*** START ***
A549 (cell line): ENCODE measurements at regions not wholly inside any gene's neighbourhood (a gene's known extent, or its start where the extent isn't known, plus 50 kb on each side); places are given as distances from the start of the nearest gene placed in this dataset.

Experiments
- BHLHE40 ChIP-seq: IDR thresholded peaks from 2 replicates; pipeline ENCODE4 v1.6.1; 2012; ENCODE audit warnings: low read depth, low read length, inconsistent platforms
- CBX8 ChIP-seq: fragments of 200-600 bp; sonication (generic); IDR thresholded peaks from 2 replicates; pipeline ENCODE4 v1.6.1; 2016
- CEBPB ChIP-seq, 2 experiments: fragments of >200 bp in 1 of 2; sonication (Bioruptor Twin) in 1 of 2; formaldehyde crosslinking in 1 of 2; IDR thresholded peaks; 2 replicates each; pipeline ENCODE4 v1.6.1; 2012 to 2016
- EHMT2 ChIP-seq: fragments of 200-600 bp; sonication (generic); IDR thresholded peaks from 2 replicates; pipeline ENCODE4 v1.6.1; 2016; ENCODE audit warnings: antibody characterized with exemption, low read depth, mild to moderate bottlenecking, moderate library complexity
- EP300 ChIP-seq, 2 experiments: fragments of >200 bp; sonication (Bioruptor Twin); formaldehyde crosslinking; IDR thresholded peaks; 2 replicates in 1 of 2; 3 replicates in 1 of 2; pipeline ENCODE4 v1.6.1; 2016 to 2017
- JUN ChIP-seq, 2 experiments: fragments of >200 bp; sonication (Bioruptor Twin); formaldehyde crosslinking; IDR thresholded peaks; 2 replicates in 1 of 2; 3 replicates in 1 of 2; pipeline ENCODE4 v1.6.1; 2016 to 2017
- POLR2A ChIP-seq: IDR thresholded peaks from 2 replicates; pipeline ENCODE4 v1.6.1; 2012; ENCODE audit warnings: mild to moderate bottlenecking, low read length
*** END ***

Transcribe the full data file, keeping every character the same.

A549 (cell line): ENCODE measurements at regions not wholly inside any gene's neighbourhood (a gene's known extent, or its start where the extent isn't known, plus 50 kb on each side); places are given as distances from the start of the nearest gene placed in this dataset.

Experiments
- BHLHE40 ChIP-seq: IDR thresholded peaks from 2 replicates; pipeline ENCODE4 v1.6.1; 2012; ENCODE audit warnings: low read depth, low read length, inconsistent platforms
- CBX8 ChIP-seq: fragments of 200-600 bp; sonication (generic); IDR thresholded peaks from 2 replicates; pipeline ENCODE4 v1.6.1; 2016
- CEBPB ChIP-seq, 2 experiments: fragments of >200 bp in 1 of 2; sonication (Bioruptor Twin) in 1 of 2; formaldehyde crosslinking in 1 of 2; IDR thresholded peaks; 2 replicates each; pipeline ENCODE4 v1.6.1; 2012 to 2016
- EHMT2 ChIP-seq: fragments of 200-600 bp; sonication (generic); IDR thresholded peaks from 2 replicates; pipeline ENCODE4 v1.6.1; 2016; ENCODE audit warnings: antibody characterized with exemption, low read depth, mild to moderate bottlenecking, moderate library complexity
- EP300 ChIP-seq, 2 experiments: fragments of >200 bp; sonication (Bioruptor Twin); formaldehyde crosslinking; IDR thresholded peaks; 2 replicates in 1 of 2; 3 replicates in 1 of 2; pipeline ENCODE4 v1.6.1; 2016 to 2017
- JUN ChIP-seq, 2 experiments: fragments of >200 bp; sonication (Bioruptor Twin); formaldehyde crosslinking; IDR thresholded peaks; 2 replicates in 1 of 2; 3 replicates in 1 of 2; pipeline ENCODE4 v1.6.1; 2016 to 2017
- POLR2A ChIP-seq: IDR thresholded peaks from 2 replicates; pipeline ENCODE4 v1.6.1; 2012; ENCODE audit warnings: mild to moderate bottlenecking, low read length